Liquid cleaners that enhance surface conductivity of cleanroom tabletops,
workstations, and other surfaces.
An antibody that is capable of neutralizing the specific toxin that
stimulated its production in the body. Antitoxins are produced in animals
for medical purposes by injection of a toxin or toxoid, with the resulting
serum being used to counteract the toxin in other individuals.
API (Active Pharmaceutical Ingredient)
Also called Drug Substance. Any substance or mixture of substances intended
to be used in the manufacture of a drug (medicinal) product and that when
used in the production of a drug becomes an active ingredient of the drug
product. Such substances are intended to furnish pharmacological activity or
other direct effect in the diagnosis, cure, mitigation, treatment, or
prevention of disease or to affect the structure and function of the body.
API Starting Material
A material used in the production of an API which is itself or is
incorporated as a significant structural fragment into the structure of the
API. A starting material may be an article of commerce, a material purchased
from one or more suppliers under contract or commercial agreement, or it may
be produced in-house. Starting materials are normally of defined chemical
properties and structure.
The protein moiety of an enzyme - determines the specifity of the enzyme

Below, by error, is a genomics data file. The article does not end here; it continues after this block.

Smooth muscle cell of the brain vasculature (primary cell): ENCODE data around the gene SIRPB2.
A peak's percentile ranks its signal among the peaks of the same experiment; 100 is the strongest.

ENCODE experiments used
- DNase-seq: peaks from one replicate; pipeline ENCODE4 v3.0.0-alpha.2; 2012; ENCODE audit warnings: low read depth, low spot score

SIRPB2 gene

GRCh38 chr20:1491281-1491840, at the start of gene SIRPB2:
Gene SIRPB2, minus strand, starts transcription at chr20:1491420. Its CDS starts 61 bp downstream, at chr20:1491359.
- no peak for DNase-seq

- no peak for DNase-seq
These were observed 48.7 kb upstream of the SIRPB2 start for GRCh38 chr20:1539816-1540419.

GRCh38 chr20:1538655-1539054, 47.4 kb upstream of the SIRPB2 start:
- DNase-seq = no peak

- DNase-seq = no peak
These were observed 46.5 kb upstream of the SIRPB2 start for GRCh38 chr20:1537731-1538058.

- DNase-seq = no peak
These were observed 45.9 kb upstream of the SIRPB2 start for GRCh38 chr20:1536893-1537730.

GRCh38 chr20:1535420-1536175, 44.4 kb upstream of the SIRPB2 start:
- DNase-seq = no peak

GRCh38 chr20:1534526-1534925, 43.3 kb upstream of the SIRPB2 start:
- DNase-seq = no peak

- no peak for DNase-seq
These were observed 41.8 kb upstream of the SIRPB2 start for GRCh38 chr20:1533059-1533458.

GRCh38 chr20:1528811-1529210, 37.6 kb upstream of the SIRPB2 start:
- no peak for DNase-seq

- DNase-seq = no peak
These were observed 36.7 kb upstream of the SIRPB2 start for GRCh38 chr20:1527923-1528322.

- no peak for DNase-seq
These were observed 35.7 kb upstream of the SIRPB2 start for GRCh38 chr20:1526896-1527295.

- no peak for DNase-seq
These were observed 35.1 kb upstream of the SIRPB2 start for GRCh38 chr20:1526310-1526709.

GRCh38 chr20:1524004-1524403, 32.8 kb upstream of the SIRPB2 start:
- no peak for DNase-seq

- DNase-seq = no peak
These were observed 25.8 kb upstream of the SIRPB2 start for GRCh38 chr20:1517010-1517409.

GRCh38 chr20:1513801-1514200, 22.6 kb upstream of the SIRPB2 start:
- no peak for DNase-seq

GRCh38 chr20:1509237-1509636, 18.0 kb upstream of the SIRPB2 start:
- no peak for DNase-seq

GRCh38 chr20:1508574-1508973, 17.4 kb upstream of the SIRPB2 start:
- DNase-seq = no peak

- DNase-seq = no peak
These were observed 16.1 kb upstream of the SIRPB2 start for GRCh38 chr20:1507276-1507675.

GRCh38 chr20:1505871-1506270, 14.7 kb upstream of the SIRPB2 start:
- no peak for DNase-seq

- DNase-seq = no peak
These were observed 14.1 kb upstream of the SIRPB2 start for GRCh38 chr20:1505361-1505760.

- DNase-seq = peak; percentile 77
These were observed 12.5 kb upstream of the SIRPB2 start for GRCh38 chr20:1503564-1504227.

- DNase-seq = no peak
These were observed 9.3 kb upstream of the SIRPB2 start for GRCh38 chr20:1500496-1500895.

Any executable program developed or modified specially for customer
Appropriated login or Impersonation
Someone using the authorization code, usually user ID and password of
another person to secure access to network resources for which he or she
does not have privileges or authorization. Can be intentional or not. CFR 21
Part 11 mandates technical controls that prevent this.
An underground layer of permeable rock, sand, or gravel that contains water
for wells or springs.
Arithmetic Average Roughness (Ra)
The arithmetic average height of roughness component irregularities from
the mean line measured within the sample length (L). This measurement
conforms to ANSI/ASME B46.1 "Surface Texture - Surface Roughness,
Waviness and Lay". Ra (formerly known as AA or Arithmetic Average in
the U.S., and CLA Centerline Average in the U.K.) is usually expressed in
microinches (µin), and performed by moving a stylus or profilometer in
a straight line along the surface. A consistent and measurable surface
finish can be specified for a desired roughness i.e., 9-11 microinch.
ISO 14644-1 defines the "as built" occupancy state as "condition
where the installation is complete with all services connected and
functioning but with no production equipment, materials, or personnel
A family of fungi marked by long spore-containing cells. Form sexual spores
called ascospores, which are contained within a sac (a capsule structure).
Ergot, truffles, some molds of the genera Neurospora and Aspergillus, and
yeasts belong to this category.
A condition in which living pathogenic (causing or capable of causing
disease) organisms are absent.
Marked by or relating to asepsis.
Processing conditions designed to achieve a sterile product.
Aseptic Processing Area
Area in which sterile product is formulated, filled into containers, and
Aseptic Transfer (in Isolators)
The key issue in all contained aseptic environments. Aseptic transfer is
essential for change parts, components, and even product to enter and exit